It has to be real - I have to make those goals actually happen. And THAT is the source of my infinite energy and limitless passion. It is contagious and I hope you get infected.
P.S.:  With love and gratitude towards George Ayittey, who has been fighting this battle on behalf of all Africans for many decades now, and whose TED Africa talk on Cheetahs vs. Hippos will forever remain a classic.

Where were Branson's big hairy ones?

I am just now back from Nairobi, Kenya where I attended Convergence Africa and led a Master Class on the notion of   "Executing on that Big idea".

My session was sold out and the room was packed with people eager to learn more about entrepreneurship and how to overcome challenges specific to the region.

This conference was quite well done and to the point. It's goal was simple and right on: doing business in Africa. You can see here all the reasons why I was looking forward to this Convergence. And I am most happy to report that it turned out to be everything that I was hoping for from its format, to the quality of the speakers and audience, as well as the companies that won the entrepreneurship awards at the Gala Diner.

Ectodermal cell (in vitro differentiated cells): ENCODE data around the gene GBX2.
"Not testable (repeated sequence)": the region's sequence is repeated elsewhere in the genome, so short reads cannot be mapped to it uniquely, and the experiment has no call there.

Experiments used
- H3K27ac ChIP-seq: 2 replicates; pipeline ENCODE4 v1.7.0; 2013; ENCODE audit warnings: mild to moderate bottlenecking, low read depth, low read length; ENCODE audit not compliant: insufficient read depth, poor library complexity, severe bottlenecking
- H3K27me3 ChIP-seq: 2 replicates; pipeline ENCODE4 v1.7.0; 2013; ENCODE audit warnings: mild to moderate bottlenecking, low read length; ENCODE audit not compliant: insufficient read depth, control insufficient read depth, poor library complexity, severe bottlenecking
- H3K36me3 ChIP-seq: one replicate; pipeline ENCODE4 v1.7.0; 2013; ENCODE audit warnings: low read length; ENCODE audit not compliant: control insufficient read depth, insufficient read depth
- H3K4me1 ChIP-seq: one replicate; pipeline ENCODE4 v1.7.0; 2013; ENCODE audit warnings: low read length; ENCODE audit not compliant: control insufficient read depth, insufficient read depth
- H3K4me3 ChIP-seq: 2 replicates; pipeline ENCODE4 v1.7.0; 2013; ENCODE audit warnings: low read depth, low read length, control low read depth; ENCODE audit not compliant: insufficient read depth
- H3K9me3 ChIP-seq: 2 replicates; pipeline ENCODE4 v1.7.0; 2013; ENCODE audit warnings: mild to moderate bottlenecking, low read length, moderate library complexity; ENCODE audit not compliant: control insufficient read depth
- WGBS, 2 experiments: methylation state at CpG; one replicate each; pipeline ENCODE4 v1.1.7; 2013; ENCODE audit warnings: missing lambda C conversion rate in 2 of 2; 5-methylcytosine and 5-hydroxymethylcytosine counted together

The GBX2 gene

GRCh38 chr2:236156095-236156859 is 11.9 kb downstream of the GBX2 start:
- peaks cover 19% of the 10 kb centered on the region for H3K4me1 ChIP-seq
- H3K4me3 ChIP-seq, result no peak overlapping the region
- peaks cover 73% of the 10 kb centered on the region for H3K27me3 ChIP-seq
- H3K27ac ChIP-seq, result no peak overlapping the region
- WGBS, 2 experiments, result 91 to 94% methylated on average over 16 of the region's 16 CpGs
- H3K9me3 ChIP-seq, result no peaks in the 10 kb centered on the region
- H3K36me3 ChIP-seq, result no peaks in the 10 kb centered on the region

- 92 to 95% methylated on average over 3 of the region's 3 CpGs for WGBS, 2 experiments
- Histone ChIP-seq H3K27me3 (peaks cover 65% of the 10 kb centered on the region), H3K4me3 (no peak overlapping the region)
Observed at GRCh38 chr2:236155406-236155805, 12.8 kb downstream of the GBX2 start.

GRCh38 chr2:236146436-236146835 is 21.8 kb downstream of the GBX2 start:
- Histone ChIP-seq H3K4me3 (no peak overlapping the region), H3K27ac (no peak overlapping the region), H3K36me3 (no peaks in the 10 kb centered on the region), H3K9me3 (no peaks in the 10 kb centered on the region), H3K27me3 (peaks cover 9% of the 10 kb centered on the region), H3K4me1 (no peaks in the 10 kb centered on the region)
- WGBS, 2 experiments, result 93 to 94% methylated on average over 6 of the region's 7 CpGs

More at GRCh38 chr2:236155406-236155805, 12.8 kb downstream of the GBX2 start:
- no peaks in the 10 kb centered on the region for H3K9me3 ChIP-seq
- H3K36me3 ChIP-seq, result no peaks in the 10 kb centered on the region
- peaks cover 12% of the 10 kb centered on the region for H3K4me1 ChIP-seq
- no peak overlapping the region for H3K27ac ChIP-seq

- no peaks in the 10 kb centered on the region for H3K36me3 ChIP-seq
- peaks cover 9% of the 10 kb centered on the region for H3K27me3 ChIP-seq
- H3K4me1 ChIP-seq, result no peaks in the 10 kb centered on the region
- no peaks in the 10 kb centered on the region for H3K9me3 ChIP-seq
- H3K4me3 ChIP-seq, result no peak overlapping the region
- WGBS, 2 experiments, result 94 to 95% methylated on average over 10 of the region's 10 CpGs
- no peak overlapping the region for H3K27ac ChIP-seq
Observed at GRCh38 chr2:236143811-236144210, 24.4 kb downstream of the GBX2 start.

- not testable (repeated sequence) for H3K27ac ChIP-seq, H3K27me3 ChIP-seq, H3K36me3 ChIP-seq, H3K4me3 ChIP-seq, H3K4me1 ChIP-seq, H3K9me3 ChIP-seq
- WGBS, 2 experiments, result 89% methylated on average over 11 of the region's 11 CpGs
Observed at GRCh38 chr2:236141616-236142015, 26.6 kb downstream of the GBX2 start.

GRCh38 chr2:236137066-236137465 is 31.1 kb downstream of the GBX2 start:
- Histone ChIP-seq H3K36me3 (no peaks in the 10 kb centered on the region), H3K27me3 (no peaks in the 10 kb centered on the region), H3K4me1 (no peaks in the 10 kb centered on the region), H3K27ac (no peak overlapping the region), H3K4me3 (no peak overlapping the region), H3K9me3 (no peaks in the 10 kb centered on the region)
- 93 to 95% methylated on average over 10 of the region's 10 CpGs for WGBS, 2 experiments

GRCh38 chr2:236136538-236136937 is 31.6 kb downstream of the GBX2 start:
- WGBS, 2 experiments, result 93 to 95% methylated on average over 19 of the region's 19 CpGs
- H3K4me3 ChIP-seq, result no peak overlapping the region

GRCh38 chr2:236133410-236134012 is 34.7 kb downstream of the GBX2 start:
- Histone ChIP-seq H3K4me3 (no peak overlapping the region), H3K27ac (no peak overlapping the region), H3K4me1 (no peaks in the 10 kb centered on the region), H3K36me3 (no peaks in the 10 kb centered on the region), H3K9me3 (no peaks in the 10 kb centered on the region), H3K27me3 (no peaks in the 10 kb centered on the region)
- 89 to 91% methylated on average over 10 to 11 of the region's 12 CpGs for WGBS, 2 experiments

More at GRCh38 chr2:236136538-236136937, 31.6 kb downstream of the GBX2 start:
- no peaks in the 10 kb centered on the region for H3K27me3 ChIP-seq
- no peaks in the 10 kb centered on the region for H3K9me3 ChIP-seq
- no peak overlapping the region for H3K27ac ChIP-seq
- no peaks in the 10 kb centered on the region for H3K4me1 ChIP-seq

But one thing bothered me: the Richard Branson's part. It is important I disclose my admiration for the real Richard Branson, the charismatic, flamboyant and full of sex appeal entrepreneur who built the amazing Virgin brand.  To me Virgin is Richard Branson and vice versa. You may like or dislike Virgin/Sir Branson, but you can't be indifferent. Steve Jobs is my ultimate hero when it comes to entrepreneurs, but Branson has not been far behind.